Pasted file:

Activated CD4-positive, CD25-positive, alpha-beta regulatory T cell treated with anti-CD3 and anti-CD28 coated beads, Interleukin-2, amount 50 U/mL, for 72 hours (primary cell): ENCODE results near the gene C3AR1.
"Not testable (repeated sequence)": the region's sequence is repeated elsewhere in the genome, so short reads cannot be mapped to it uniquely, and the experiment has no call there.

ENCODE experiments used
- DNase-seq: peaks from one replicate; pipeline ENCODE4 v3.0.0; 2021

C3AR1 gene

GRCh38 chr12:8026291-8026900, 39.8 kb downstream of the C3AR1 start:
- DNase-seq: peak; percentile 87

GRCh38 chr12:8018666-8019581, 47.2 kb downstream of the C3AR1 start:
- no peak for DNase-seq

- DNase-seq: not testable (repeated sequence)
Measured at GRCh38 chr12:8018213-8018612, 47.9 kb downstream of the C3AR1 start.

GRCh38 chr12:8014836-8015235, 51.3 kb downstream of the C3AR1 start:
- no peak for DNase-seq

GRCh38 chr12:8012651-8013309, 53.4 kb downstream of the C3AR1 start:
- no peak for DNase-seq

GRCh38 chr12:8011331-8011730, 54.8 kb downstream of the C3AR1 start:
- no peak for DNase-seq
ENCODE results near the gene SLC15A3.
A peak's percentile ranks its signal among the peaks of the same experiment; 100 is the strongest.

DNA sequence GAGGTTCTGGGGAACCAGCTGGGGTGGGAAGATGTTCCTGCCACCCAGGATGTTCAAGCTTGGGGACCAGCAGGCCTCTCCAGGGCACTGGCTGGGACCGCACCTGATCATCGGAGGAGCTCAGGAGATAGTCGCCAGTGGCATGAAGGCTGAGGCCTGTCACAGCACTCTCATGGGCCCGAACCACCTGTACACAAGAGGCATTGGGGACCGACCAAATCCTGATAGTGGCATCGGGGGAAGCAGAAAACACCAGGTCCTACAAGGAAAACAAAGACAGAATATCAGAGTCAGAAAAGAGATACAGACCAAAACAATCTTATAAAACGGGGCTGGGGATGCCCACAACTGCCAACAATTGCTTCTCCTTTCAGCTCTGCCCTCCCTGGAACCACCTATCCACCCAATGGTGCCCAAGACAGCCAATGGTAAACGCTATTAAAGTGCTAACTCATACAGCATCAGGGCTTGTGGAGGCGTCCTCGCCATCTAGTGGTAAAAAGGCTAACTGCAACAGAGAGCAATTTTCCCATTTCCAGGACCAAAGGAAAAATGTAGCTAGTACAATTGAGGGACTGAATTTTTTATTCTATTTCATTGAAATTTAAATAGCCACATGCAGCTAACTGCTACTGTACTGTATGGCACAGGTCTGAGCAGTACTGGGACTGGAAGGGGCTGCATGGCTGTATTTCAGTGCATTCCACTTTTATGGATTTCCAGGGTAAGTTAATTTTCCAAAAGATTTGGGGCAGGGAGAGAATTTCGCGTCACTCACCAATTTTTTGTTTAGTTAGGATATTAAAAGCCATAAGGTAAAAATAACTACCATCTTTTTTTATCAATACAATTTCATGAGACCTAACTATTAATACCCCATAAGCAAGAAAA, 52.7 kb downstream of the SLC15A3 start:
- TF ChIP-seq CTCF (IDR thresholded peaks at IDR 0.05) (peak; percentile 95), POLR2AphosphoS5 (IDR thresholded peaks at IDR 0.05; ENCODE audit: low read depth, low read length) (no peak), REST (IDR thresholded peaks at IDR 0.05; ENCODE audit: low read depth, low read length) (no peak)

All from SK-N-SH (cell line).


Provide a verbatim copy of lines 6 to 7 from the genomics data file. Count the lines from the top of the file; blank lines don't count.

GRCh38 chr12:8026291-8026900, 39.8 kb downstream of the C3AR1 start:
- DNase-seq: peak; percentile 87